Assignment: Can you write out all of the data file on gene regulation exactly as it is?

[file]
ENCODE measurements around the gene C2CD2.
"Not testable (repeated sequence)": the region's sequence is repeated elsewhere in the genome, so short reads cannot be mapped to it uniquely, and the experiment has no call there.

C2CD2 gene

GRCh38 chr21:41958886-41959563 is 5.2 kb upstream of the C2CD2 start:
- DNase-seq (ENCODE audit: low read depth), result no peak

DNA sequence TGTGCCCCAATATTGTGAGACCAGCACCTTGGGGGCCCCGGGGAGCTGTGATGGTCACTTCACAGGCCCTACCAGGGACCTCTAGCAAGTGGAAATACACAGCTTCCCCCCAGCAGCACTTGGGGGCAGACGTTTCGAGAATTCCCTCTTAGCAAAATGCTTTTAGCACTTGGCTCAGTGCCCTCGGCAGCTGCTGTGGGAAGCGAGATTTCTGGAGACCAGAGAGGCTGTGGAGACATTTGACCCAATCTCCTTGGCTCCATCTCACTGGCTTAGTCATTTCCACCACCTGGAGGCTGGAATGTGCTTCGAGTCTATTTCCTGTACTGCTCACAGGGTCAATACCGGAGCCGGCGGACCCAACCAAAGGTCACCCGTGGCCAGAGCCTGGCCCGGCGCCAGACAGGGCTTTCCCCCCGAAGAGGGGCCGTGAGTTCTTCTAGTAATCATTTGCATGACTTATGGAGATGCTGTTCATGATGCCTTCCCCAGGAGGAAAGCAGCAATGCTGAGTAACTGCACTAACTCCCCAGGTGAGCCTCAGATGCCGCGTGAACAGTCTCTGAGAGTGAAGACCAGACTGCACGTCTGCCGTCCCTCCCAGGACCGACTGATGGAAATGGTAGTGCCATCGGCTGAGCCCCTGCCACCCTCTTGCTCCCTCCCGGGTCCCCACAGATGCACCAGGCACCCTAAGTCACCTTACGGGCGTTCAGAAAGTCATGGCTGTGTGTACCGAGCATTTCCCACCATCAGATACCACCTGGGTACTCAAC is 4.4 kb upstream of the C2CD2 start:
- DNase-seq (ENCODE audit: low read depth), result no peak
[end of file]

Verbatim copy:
ENCODE measurements around the gene C2CD2.
"Not testable (repeated sequence)": the region's sequence is repeated elsewhere in the genome, so short reads cannot be mapped to it uniquely, and the experiment has no call there.

C2CD2 gene

GRCh38 chr21:41958886-41959563 is 5.2 kb upstream of the C2CD2 start:
- DNase-seq (ENCODE audit: low read depth), result no peak

DNA sequence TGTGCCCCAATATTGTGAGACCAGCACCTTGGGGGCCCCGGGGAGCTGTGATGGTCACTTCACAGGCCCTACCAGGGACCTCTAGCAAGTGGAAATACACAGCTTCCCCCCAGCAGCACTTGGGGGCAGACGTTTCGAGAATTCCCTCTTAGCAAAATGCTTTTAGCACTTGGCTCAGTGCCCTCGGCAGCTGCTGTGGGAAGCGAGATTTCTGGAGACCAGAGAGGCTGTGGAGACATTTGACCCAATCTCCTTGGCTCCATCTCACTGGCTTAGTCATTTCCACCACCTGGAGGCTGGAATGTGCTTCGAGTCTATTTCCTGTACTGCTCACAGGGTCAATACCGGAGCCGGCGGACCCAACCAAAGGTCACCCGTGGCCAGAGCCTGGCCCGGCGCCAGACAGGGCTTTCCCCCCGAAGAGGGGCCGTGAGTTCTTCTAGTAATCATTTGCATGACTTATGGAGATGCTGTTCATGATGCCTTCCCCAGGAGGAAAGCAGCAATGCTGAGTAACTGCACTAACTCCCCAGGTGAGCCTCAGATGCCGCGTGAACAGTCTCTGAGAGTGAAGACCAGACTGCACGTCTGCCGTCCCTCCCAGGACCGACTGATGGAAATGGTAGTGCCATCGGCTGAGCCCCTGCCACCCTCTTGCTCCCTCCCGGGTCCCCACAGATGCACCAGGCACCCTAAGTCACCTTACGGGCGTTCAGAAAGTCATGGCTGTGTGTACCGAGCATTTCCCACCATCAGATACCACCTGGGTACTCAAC is 4.4 kb upstream of the C2CD2 start:
- DNase-seq (ENCODE audit: low read depth), result no peak